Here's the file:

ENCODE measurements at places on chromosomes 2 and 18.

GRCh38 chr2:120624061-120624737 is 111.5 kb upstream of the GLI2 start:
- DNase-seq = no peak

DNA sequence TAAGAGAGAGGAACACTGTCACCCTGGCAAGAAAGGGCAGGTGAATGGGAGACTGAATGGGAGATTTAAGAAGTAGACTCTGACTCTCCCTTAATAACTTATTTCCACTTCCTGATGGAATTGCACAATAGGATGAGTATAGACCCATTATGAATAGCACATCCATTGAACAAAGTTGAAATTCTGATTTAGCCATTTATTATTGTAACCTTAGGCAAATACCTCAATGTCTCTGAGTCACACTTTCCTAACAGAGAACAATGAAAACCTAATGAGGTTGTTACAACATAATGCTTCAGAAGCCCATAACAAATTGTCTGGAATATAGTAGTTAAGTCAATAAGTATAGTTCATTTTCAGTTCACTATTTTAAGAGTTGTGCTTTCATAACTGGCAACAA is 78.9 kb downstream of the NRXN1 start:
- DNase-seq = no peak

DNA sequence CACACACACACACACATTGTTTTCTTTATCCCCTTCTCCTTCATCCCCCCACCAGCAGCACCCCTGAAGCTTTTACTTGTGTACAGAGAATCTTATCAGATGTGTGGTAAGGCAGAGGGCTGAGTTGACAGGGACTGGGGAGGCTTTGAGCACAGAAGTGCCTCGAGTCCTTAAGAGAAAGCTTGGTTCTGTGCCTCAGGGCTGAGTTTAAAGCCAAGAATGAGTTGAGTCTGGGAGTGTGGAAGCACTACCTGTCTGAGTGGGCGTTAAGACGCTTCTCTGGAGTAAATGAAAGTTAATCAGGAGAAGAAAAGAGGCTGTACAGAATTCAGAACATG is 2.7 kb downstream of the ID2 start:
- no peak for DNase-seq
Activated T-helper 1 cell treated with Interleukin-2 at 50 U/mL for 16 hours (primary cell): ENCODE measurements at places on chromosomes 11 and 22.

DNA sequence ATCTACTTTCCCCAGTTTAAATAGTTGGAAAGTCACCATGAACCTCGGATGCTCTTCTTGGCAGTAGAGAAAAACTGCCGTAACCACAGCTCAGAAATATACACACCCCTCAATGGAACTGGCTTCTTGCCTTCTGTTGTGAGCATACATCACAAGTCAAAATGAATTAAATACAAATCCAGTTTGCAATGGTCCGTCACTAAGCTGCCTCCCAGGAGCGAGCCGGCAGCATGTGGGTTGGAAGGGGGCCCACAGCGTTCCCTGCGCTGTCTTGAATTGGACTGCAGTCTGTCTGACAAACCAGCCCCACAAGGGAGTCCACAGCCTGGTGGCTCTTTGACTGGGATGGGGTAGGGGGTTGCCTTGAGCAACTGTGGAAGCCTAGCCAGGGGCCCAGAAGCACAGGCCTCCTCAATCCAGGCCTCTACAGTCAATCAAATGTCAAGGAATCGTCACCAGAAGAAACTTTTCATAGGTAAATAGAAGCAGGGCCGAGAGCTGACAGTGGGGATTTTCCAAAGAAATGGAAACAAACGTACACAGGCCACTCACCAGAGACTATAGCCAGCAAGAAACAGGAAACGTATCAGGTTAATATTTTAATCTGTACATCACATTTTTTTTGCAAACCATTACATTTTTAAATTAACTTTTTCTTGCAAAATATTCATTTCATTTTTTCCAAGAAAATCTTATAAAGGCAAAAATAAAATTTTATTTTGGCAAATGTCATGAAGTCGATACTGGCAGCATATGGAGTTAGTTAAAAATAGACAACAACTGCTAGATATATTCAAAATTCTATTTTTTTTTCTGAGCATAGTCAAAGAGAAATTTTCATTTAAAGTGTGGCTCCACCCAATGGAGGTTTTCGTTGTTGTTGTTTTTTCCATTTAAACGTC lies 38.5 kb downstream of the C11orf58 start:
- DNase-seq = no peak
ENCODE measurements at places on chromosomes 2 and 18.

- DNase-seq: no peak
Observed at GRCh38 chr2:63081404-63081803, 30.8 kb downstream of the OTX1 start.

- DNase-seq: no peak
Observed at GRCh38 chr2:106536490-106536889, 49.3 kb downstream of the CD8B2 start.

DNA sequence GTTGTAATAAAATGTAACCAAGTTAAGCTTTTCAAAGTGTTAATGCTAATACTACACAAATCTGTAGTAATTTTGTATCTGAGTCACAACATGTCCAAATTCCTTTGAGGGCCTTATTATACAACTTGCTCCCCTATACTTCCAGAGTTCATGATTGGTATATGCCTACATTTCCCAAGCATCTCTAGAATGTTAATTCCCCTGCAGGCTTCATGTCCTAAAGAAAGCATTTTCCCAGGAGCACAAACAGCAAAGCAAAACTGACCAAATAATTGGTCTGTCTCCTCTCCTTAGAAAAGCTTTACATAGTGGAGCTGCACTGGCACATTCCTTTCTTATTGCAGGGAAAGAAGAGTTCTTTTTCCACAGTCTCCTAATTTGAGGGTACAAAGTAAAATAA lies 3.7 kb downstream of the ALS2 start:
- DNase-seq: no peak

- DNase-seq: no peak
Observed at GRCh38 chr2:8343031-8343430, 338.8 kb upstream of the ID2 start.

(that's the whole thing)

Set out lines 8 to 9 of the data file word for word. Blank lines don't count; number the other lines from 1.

Activated T-helper 1 cell treated with Interleukin-2 at 50 U/mL for 16 hours (primary cell): ENCODE measurements at places on chromosomes 11 and 22.

DNA sequence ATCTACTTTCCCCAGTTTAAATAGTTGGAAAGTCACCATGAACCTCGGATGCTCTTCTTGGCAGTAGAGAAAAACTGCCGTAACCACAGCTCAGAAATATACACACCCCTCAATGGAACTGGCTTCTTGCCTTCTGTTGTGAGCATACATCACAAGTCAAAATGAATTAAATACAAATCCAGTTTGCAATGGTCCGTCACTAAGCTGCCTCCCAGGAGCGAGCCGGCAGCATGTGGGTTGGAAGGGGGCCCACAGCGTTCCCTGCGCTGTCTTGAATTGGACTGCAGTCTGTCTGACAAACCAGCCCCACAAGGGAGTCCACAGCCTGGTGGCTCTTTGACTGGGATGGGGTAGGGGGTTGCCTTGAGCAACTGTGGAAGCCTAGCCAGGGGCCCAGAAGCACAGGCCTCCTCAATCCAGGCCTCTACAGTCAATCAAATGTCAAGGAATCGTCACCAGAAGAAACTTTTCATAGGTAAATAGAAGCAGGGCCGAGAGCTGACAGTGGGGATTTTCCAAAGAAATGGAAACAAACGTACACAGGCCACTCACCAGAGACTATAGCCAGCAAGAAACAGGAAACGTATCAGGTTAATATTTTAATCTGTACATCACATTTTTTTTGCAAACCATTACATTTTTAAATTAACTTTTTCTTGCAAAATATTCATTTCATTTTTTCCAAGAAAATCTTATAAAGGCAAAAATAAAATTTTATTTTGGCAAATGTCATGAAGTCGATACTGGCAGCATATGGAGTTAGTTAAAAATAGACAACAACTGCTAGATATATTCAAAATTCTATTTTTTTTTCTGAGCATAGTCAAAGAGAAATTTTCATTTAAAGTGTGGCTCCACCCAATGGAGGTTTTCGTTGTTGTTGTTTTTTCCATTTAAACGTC lies 38.5 kb downstream of the C11orf58 start: